California Lutheran University's Student Newspaper Since 1961

The Echo

California Lutheran University's Student Newspaper Since 1961

The Echo

California Lutheran University's Student Newspaper Since 1961

The Echo

    Plastic Straw Ban: We Can Do Better for Earth

    The whales are dying. The turtles are drowning. The Great Pacific Garbage Patch will soon consume the planet. It’s cool, hip and trendy to blame almost everything bad about plastic on our longtime friend, the plastic straw. But seriously, is declaring war on the plastic straw the best we can do in addressing the plastics issue?

    Starbucks has made the plastic straw the poster child for ‘bad boy’ plastic and has become a corporate champion for the anti-plastic straw movement. Starbucks claims to want to do what is right for the environment, but is that the real motivation behind their claims? Well-intentioned individuals and organizations have picked up the call to action and organized against the plastic straw with a “kill the beast” mentality.

    Other businesses have been joining the plastic straw ban in efforts to reduce the amount of single-use plastic ending up in our oceans. But if all of the plastic straws that are claimed to be used every day and those rolling around in the environment were all dumped into the oceans, according to Bloomberg News, they would still only make up less than 0.03 percent of the 8.3 billion metric tons of plastic estimated to enter the oceans each year.

    The Ocean Conservancy’s 2017 Coastal Cleanup Report found that the most common trash items found on beaches were cigarettes, plastic bottles, bottle caps, wrappers and bags. Straws and stirrers were also on the list, making up three percent of the total trash. Nearly 50 percent of the plastics in the ocean are fishing nets and fishing gear.

    The movement to discontinue distributing plastic straws has been sweeping the country, finding widespread attention after Starbucks announced they would be banning all plastic straws completely by the year 2020.

    In Santa Barbara, distributing plastic straws can result in a fine of $1,000, as well as up to six months jail time.

    “I think this ban is completely ridiculous and scary. It underlines a much bigger problem, which is citizens and the government think they can just ban whatever they don’t like,” said Steven Fitzgerald, a regular Starbucks patron. “If the government and society can just ban things they deem as ‘not good’, what is stopping them from other things that are polluting our environment like bottle caps, cigarette butts, alcohol, balloons or all plastic in general?”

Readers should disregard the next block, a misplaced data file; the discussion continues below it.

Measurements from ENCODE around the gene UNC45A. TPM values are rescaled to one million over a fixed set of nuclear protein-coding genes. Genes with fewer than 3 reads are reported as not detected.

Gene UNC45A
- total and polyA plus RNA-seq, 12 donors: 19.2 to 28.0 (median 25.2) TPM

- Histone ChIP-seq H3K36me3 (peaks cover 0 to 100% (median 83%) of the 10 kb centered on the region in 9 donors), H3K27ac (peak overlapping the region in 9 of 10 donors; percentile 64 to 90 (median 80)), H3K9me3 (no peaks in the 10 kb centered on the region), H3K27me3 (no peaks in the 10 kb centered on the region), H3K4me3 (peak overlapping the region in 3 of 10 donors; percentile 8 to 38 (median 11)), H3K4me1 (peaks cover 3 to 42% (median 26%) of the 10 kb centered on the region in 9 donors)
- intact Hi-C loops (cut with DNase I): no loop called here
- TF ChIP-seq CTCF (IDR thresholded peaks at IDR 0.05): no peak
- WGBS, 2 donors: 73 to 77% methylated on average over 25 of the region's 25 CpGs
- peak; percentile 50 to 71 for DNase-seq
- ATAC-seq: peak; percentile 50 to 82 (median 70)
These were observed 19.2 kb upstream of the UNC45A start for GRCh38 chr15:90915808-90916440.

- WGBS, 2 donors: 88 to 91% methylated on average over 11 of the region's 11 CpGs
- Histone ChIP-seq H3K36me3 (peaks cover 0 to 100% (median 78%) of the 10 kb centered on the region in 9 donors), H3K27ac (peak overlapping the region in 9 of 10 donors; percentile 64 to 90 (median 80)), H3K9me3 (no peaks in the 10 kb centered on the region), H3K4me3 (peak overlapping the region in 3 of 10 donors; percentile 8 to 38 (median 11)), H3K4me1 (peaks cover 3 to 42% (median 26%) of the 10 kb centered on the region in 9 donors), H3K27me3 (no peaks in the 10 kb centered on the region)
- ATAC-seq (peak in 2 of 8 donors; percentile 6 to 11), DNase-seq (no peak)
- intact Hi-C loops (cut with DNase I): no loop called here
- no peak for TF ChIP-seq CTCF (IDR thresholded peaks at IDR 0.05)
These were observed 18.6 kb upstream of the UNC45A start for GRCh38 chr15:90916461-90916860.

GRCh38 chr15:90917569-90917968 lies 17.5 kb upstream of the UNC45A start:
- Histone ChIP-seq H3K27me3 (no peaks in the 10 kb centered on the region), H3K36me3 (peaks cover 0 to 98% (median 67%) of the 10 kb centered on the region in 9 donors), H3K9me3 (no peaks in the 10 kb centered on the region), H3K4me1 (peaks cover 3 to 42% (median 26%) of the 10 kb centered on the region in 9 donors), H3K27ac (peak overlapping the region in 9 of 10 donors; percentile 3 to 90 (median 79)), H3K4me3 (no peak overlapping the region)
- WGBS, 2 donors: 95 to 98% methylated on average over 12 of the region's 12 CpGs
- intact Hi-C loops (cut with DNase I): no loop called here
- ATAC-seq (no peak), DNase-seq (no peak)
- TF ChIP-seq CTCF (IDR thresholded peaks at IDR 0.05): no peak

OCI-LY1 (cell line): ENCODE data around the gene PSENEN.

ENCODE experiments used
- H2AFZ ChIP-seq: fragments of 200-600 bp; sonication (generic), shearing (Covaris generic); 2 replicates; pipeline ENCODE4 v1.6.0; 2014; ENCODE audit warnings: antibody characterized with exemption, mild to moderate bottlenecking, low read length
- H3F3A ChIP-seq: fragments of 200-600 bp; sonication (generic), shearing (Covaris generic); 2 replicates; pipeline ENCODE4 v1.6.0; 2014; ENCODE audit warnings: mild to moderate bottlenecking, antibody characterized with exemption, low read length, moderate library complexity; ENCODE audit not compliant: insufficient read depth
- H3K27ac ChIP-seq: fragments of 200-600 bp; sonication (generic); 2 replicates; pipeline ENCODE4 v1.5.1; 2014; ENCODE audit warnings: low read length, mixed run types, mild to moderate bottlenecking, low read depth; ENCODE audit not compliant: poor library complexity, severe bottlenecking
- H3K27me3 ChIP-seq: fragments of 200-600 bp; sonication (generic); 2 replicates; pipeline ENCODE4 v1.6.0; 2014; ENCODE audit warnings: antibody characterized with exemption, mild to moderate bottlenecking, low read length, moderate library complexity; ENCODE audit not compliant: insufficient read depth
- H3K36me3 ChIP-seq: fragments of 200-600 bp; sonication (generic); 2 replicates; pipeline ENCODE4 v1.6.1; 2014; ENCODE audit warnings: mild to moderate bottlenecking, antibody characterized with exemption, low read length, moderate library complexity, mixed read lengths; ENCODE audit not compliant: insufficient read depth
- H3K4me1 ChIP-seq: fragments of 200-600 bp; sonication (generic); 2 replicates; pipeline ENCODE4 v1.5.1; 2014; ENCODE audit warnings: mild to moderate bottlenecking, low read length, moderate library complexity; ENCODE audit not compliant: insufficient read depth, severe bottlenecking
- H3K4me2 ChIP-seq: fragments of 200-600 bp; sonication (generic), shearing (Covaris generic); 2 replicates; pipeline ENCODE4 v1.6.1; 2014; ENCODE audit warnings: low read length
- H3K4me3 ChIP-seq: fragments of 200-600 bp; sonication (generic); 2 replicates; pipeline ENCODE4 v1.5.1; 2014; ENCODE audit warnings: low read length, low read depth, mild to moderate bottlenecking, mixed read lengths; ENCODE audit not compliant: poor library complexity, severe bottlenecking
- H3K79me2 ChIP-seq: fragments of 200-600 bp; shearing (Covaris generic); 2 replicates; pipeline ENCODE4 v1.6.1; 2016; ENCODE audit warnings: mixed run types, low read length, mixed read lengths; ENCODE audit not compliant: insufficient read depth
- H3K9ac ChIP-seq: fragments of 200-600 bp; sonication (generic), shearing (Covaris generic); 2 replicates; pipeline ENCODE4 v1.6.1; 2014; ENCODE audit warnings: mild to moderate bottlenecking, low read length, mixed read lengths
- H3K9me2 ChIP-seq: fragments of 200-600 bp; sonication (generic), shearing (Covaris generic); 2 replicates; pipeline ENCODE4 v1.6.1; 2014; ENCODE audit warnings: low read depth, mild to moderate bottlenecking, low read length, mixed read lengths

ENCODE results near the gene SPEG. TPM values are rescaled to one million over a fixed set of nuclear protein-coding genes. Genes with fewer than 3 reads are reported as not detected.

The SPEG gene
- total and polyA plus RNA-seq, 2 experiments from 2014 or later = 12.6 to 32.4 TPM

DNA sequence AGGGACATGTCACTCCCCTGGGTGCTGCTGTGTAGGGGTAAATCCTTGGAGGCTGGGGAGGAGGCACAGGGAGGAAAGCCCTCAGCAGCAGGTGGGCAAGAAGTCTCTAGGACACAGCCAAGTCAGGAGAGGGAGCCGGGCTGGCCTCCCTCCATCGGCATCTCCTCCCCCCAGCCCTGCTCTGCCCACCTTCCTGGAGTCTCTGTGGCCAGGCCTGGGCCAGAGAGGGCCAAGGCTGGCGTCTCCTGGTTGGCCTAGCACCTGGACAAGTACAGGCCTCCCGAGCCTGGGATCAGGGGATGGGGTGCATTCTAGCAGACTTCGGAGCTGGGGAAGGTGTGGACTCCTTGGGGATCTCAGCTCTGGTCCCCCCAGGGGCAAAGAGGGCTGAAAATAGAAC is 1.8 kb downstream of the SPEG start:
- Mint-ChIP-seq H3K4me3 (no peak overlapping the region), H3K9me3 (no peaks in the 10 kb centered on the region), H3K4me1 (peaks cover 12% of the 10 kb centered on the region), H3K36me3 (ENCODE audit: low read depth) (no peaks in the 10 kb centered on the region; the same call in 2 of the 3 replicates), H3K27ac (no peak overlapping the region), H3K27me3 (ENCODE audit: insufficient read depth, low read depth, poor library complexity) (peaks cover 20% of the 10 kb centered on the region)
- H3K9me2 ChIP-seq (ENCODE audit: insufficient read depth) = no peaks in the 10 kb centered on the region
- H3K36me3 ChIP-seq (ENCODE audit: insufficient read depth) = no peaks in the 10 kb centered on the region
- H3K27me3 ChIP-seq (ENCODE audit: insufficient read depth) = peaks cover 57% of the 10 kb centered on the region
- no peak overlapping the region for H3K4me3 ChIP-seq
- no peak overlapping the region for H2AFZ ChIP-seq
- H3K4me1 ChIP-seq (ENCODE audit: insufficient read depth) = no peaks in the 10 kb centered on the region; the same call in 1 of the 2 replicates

The straw ban is not only inconvenient, but also making things hard for some people with disabilities who rely on plastic bendy straws. Many can’t drink out of a standard cup or take advantage of the new “sippy cups” because of their impairments. It’s true that there are alternatives, such as reusable straws or compostable products. However, reusable straws can be difficult to maintain and sterilize. Compostable products, on the other hand, easily dissolve in hot liquids and also present choking and allergen hazards. Eliminating straws entirely seems a disservice to the elderly, people with diabilities and customers with teeth sensitivity.

    Cal Lutheran student and president of the Oceans Outreach club Valerie Krepel, says there are steps we can all take which can actually make a huge difference. And all it takes is simply paying attention.

    “I think something that can extremely benefit our environment is being conscientious about what we use and what we throw out. Part of the reason that beaches are so littered is because people will bring food, the wind will blow the trash away and people will think ‘Oh that’s too bad.’ People need to be aware and take responsibility of their own trash,” Krepel said.

    People are missing the bigger picture. I understand it’s the initiative of trying to help our planet, but why put a huge inconvenience on people when there are bigger problems we can address?  Straws are nothing, compared to other plastics like water bottles. Why don’t we as a society work together to stop polluting our environment and find ways to help our planet, instead of banning everything that is deemed as harmful? Banning straws is an ineffective response to a serious problem.

    We are taught to think critically at Cal Lutheran. I think we should look behind the curtain of the plastic straw initiative and question the motivations of many corporations and businesses.

    I agree that it is an important topic for discussion, especially in an age where there are open debates about science and the impact human actions have on our future. I don’t agree that banning plastic straws will solve the problem.  Perhaps Starbucks could invest more of their profits into expanding the battle into something more meaningful than just the plastic straw. Perhaps the company could lead the real war on plastics.

    Karley Cable